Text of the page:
The fact that I did not really notice the music in between the start and finish of the film, which is where most of it takes place, does not dismiss Newman's compositions. Instead, it speaks to how well integrated they are in the film. This is not a film where we get a "Count Olaf's March" or where there are individual themes for each of the Baudelaire orphans. Instead of having the music carry the moment, Newman is content to have such things suggested: the plight of the children is captured by the sound of a music box in both "Baudelaire Orphans" and "VFD" (and this is not Harry Potter's music box either, so do not go there either for your musical reference from the history of cinema directed at the wallets and pocketbooks of young children).
There are some lovely themes here, as in the piano pieces "Resilience" and "Letter That Never Came," each as subtle as the rest of the score and yet perfectly suited to the mood at those points in the narrative. If you are familiar with Newman's score for "American Beauty" or the theme song for "Six Feet Under," then you can see this work as a continuation along those same musical lines (e.g., "Hurricane Herman"). Ultimately, it is the rhythm of the music helping to move the tragic tale along that stands out most. Besides the optimistic voice at the beginning, there are no vocals, but rather a few sound effects added to spice things up (and fit into the developing rhythmic pattern of the music as well). Newman employs a variety of instruments throughout the score, such as the violin in "Verismilitude," the xylophone (?) in "Concerning Aunt Josephine," and the distorted horns of the "Woeful Wedding" and the manic accordion of "Marvelous Marriage," the latter being one of the few times that the music jumps to the forefront in the film. No wonder I was so surprised that it was not until listening to the soundtrack that I really noticed that Newman's score was so wonderful. Even more surprising given how often I play the final track that I give the rest of the album a listen.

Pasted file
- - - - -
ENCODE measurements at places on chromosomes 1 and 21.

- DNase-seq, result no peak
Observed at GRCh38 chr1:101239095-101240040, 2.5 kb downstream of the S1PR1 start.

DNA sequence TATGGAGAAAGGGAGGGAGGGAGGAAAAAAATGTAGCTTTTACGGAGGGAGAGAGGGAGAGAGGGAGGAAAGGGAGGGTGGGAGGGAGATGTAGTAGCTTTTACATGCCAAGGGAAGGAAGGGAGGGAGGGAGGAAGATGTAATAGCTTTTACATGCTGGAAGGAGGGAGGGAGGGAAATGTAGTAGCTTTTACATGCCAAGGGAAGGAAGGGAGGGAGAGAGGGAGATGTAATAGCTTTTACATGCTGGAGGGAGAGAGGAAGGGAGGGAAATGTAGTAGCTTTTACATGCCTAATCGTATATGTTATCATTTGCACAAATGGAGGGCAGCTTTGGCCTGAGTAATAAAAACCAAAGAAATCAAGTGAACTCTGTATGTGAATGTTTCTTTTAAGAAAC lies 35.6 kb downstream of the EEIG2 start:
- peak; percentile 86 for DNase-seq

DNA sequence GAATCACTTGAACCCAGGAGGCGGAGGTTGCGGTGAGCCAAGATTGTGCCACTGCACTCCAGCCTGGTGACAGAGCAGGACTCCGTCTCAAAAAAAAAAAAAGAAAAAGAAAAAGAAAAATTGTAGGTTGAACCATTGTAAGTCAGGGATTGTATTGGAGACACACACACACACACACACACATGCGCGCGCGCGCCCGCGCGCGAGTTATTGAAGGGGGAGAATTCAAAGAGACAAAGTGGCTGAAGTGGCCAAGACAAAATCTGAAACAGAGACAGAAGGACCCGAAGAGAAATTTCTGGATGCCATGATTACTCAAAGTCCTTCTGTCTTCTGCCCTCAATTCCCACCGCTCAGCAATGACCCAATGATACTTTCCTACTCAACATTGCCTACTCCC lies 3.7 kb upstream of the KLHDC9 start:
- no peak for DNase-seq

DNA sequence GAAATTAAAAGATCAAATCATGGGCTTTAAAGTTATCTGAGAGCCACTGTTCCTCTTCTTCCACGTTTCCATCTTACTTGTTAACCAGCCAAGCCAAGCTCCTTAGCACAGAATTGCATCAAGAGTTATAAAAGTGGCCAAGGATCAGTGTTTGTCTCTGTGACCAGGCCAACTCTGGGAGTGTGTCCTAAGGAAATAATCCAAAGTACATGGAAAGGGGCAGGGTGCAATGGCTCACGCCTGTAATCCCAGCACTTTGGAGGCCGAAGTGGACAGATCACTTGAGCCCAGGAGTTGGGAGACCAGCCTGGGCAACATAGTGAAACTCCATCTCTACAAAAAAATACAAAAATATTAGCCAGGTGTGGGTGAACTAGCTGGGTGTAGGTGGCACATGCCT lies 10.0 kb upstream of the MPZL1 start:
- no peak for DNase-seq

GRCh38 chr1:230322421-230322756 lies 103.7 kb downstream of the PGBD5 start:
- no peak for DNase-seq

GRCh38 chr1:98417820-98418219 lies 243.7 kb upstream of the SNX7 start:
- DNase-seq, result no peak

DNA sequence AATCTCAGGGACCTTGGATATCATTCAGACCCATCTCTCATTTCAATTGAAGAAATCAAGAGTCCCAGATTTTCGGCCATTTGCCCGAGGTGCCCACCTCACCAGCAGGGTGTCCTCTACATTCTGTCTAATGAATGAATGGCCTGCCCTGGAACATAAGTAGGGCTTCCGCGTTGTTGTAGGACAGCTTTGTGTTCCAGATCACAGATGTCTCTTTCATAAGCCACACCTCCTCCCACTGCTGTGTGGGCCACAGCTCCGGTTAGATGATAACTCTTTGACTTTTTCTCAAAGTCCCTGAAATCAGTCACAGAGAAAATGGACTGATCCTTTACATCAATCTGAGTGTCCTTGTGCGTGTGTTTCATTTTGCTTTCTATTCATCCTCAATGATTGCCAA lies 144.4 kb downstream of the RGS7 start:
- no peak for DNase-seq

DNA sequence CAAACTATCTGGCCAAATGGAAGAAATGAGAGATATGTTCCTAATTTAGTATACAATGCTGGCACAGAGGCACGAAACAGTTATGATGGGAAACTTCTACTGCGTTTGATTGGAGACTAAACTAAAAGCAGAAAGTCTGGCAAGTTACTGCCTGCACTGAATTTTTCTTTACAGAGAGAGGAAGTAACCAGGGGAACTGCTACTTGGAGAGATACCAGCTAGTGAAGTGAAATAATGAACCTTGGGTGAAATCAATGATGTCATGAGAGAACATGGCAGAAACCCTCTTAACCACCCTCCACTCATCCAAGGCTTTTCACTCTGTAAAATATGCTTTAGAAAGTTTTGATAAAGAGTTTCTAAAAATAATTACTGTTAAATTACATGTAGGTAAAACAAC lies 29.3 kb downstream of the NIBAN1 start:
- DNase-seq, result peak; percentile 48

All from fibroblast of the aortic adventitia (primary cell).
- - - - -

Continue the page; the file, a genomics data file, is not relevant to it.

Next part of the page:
I expect that this original motion picture score is going to be nominated for an Oscar. I thought Newman deserved to win for "Road to Perdition," a film that was basically Conrad Hall's cinematography set to Newman's music, but only the late Hall won. It would be rather ironic if Newman did win for a score that was less central but equally important in this film. But for the time being, at least, I think this is his best score. Now, I have to go back and play "Drive Away" again while I clean up the latest in an unfortunate series of messes.
6 internautes sur 6 ont trouvé ce commentaire utile 
HASH(0x9e09445c) étoiles sur 5 Great Score!! 6 février 2005
L'évaluation d'un enfant - Publié sur Amazon.com